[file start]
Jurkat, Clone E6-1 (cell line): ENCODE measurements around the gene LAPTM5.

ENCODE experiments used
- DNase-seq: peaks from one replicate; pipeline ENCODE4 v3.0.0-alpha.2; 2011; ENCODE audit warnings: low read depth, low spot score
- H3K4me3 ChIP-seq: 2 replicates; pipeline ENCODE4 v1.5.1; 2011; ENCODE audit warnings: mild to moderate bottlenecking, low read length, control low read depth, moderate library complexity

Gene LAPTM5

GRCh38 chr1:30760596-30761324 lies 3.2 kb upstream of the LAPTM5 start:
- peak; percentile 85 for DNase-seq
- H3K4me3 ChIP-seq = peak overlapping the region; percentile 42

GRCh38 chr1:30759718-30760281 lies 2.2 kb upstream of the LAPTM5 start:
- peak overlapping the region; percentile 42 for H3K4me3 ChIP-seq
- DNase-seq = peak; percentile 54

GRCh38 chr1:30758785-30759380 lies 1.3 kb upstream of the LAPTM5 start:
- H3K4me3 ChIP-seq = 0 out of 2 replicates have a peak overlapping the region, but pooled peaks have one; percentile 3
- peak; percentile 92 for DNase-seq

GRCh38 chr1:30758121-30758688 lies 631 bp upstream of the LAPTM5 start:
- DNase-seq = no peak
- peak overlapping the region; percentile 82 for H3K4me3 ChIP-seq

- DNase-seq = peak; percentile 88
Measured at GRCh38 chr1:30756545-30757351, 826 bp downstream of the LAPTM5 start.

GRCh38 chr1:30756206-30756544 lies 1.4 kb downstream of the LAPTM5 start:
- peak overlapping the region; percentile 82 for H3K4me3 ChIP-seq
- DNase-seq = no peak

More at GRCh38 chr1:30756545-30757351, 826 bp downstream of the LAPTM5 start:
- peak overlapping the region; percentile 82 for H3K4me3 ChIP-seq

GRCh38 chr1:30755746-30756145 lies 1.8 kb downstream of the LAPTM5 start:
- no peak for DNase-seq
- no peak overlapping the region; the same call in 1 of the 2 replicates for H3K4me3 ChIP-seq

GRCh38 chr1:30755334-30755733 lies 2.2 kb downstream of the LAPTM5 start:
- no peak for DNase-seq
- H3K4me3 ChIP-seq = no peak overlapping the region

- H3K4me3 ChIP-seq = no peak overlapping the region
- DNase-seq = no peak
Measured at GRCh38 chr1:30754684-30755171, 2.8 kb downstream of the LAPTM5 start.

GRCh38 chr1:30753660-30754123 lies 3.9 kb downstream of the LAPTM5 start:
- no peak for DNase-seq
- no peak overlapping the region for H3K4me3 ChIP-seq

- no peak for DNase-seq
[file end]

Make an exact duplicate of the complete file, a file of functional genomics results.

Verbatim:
Jurkat, Clone E6-1 (cell line): ENCODE measurements around the gene LAPTM5.

ENCODE experiments used
- DNase-seq: peaks from one replicate; pipeline ENCODE4 v3.0.0-alpha.2; 2011; ENCODE audit warnings: low read depth, low spot score
- H3K4me3 ChIP-seq: 2 replicates; pipeline ENCODE4 v1.5.1; 2011; ENCODE audit warnings: mild to moderate bottlenecking, low read length, control low read depth, moderate library complexity

Gene LAPTM5

GRCh38 chr1:30760596-30761324 lies 3.2 kb upstream of the LAPTM5 start:
- peak; percentile 85 for DNase-seq
- H3K4me3 ChIP-seq = peak overlapping the region; percentile 42

GRCh38 chr1:30759718-30760281 lies 2.2 kb upstream of the LAPTM5 start:
- peak overlapping the region; percentile 42 for H3K4me3 ChIP-seq
- DNase-seq = peak; percentile 54

GRCh38 chr1:30758785-30759380 lies 1.3 kb upstream of the LAPTM5 start:
- H3K4me3 ChIP-seq = 0 out of 2 replicates have a peak overlapping the region, but pooled peaks have one; percentile 3
- peak; percentile 92 for DNase-seq

GRCh38 chr1:30758121-30758688 lies 631 bp upstream of the LAPTM5 start:
- DNase-seq = no peak
- peak overlapping the region; percentile 82 for H3K4me3 ChIP-seq

- DNase-seq = peak; percentile 88
Measured at GRCh38 chr1:30756545-30757351, 826 bp downstream of the LAPTM5 start.

GRCh38 chr1:30756206-30756544 lies 1.4 kb downstream of the LAPTM5 start:
- peak overlapping the region; percentile 82 for H3K4me3 ChIP-seq
- DNase-seq = no peak

More at GRCh38 chr1:30756545-30757351, 826 bp downstream of the LAPTM5 start:
- peak overlapping the region; percentile 82 for H3K4me3 ChIP-seq

GRCh38 chr1:30755746-30756145 lies 1.8 kb downstream of the LAPTM5 start:
- no peak for DNase-seq
- no peak overlapping the region; the same call in 1 of the 2 replicates for H3K4me3 ChIP-seq

GRCh38 chr1:30755334-30755733 lies 2.2 kb downstream of the LAPTM5 start:
- no peak for DNase-seq
- H3K4me3 ChIP-seq = no peak overlapping the region

- H3K4me3 ChIP-seq = no peak overlapping the region
- DNase-seq = no peak
Measured at GRCh38 chr1:30754684-30755171, 2.8 kb downstream of the LAPTM5 start.

GRCh38 chr1:30753660-30754123 lies 3.9 kb downstream of the LAPTM5 start:
- no peak for DNase-seq
- no peak overlapping the region for H3K4me3 ChIP-seq

- no peak for DNase-seq